The next thing we need to do is make sure the ImageView will always have the same size. For this we have to set constraints for width and height.
There are 2 ways to do this.
First, we can click the Pin() button, next to Align() and check Width and Height in the tooltip that shows up. We also need to make sure the values for Width and Height are the same as the ImageView values.
The second way to do this is to select your ImageView the View Controller Scene, hold Ctrl and drag to your ImageView on your Storyboard scene and release.
After releasing, a tooltip menu will show up. Hold Shift and select Width and Height then click on Add Constraints.
When we are done, we will notice all our constraints show up in Size Inspector, under Constraints, as it can be seen in the image above.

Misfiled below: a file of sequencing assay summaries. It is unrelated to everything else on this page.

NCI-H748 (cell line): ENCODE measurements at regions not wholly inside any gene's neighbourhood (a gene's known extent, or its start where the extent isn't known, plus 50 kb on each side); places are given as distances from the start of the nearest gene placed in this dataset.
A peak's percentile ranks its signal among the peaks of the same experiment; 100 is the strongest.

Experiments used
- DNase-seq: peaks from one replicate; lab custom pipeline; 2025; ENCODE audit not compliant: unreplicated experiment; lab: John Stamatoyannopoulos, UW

The final step is to test the application.
Since a Launch Screen only shows up for a little time, lets alter it a bit to make stay visible for a longer time.
Go to AppDelegate and in the same function we added the function that checks up all installed fonts add the following line:
This should keep the Launch Screen on for 60 seconds.
Initially, I wanted to go into the actual app development in this tutorial but I was a surprised to see that an article explaining a 10 – 15 minutes task can be so long so I decided to go with the Launch Screen only for now.
I also wanted to show and explain some basic Storyboard concepts, enough to get everyone started, even though I don’t consider this series an introduction into Swift.
There is a lot to read on Storyboard, AutoLayout and Constraints and things can get a bit complex when we create complex UIs with complex interactions but I trust the info presented here, along side with the links and references, can get anyone started into iOS app development.
I also hope I managed to keep everything as clean, simple and easy to understand as I originally intended. If not, you can always use the comment section for clarifications, suggestions and corrections.
In the next part we will create a local signup and login system, a loading screen and we will talk about storing data using NSUserDefaults and about segues and moving from one View Controller to another.